Conversations about Artifacts of Learning- Write Like a Filmmaker
This is a summary of our first conversation about artifacts of student learning as part of our Visible Learning project with our colleagues Michelle Wuest and Shelley Hanson and their Grade 11 students at Leo Hayes High School. You can read a description of the project here: Making Learning Visible
In making our own learning visible, we decided to follow a protocol based on the Project Zero See-Think-Wonder thinking routine to structure our conversations and capture our thinking and reflections. We recorded the conversation and I summarized our observations, wonderings, and reflections.
Description of Artifact
Inspired by the opening credits of “Dexter” and the way the scene is set through a combination of long, medium, and short shots, Michelle created an assignment that invited students to “write like filmmakers.”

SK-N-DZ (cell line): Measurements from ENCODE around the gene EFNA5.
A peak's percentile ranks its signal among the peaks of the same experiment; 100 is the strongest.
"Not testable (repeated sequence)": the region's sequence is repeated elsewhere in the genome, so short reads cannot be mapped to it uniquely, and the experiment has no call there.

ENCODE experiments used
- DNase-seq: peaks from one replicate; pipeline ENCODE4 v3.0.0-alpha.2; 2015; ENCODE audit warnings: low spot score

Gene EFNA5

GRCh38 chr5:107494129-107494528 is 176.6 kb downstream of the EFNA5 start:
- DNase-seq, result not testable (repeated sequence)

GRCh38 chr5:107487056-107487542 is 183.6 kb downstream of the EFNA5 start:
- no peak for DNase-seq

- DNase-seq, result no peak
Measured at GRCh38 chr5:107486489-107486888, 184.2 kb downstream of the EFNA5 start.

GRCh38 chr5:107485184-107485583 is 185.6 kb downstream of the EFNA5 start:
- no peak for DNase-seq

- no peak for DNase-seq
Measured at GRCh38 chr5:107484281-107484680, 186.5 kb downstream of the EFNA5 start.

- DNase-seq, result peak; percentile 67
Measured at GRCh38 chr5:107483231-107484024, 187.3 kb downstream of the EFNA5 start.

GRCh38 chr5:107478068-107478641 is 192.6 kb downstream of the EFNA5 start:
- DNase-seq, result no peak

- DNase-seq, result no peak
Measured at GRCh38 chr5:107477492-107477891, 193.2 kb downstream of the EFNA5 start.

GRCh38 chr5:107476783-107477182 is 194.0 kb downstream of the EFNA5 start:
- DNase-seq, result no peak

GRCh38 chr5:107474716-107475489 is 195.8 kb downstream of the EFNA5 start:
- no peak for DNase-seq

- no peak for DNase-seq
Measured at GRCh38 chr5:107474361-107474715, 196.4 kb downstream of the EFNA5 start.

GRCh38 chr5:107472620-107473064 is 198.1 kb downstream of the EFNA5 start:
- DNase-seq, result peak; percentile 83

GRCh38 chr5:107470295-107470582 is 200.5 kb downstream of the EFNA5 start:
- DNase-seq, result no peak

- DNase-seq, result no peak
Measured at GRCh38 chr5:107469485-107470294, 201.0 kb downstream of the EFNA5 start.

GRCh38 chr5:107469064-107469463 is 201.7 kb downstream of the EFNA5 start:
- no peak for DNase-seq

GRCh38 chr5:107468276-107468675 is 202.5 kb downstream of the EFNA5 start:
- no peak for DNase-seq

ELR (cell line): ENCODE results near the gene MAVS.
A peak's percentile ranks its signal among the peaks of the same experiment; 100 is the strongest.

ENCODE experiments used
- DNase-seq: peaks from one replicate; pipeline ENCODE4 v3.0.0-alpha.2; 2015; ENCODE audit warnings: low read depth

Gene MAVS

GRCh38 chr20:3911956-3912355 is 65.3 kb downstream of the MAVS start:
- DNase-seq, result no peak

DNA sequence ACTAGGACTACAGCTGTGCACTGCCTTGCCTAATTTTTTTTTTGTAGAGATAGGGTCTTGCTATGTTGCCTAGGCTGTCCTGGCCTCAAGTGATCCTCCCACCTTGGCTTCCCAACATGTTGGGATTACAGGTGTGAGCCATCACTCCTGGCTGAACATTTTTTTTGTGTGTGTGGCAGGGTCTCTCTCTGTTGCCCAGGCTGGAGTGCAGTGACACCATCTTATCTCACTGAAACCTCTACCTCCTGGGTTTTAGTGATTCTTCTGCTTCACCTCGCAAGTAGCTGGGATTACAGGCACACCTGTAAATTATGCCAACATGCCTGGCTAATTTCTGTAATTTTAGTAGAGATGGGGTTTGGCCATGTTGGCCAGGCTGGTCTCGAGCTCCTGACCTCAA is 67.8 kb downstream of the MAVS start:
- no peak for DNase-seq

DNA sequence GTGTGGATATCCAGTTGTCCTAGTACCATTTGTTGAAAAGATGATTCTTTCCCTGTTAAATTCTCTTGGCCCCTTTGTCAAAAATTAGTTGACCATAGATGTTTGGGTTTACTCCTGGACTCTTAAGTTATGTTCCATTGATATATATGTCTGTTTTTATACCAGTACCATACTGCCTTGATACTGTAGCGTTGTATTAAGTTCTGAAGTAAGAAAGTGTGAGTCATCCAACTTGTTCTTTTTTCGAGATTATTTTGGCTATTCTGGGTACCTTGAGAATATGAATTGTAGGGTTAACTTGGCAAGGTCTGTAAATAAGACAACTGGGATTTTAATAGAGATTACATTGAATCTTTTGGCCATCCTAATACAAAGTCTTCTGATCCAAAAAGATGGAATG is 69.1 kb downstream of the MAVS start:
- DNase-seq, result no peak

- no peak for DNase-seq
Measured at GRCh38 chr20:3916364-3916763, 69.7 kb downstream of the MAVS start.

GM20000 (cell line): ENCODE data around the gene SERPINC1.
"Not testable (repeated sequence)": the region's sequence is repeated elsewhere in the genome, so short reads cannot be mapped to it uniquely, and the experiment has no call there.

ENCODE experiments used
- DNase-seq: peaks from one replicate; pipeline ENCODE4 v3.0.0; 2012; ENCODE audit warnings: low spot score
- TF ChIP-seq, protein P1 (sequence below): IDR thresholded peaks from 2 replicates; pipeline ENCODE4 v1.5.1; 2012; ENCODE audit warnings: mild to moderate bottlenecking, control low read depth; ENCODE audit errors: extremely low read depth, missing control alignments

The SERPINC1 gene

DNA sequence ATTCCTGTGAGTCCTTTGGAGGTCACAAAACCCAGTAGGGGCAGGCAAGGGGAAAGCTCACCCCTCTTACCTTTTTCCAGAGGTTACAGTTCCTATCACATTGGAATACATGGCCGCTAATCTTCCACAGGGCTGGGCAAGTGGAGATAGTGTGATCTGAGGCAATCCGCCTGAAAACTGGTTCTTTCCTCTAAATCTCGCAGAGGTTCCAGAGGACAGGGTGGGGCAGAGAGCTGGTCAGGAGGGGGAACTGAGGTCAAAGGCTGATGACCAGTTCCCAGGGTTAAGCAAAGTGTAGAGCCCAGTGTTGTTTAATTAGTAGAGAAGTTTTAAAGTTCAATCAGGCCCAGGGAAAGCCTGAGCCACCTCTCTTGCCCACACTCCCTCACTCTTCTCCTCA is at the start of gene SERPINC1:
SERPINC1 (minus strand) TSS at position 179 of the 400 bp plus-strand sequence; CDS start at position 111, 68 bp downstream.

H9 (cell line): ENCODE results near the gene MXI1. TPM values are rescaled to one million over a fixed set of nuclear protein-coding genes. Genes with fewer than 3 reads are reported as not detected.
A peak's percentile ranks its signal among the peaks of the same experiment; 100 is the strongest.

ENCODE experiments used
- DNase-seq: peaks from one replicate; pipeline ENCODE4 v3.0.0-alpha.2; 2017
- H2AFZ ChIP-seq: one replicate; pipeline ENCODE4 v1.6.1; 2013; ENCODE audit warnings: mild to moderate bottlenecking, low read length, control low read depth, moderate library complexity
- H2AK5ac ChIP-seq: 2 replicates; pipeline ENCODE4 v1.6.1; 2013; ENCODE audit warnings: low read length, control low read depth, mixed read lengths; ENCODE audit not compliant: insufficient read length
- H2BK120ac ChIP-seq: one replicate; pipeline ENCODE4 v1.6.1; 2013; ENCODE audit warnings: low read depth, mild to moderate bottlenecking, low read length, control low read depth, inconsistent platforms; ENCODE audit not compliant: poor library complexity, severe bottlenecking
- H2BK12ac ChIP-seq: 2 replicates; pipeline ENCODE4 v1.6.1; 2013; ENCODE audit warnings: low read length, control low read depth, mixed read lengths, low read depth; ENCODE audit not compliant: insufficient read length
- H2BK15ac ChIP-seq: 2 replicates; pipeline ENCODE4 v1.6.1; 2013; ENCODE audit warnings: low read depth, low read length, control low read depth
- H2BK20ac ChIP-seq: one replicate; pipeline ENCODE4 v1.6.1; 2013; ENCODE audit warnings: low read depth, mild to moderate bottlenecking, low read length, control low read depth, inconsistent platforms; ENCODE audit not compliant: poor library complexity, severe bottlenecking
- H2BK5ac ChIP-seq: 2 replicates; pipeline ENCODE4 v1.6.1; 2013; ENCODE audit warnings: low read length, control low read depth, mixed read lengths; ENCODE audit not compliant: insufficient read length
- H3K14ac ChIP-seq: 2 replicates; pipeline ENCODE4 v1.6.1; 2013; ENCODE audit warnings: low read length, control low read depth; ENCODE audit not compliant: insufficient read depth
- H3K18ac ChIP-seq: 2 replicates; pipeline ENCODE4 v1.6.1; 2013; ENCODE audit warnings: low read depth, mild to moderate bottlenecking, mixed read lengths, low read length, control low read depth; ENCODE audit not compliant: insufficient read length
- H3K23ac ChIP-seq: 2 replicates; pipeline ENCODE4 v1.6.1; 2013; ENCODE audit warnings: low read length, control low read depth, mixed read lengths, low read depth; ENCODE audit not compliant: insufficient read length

Students were asked to select a topic, take three photos (a long, medium, and close shot) representing or depicting their topic, and describe the images. The planning process for students included viewing the opening credits of “Dexter” and using teacher-written example as a mentor, and choosing a topic connected to their own lives. After writing and uploading to their blogs for comments, each student completed a reflection on both their process and their product.
Here are a few examples to give you an idea of what students created:
Prompts Shelley and Michelle provided their students to invite reflection included:
How did you initially feel about posting your writing to an education blog? How do you feel now?
How did the knowledge that you would be posting your writing so others could see it affect how much effort you put into writing it?
What were your challenges? What did you find easy?
What was especially satisfying to you about either the process or the finished product?
What were your standards for the writing pieces? Did you meet your own standards?
What has the process of blogging revealed about you as a learner?
If you were the teacher, what comments would you make about your blog?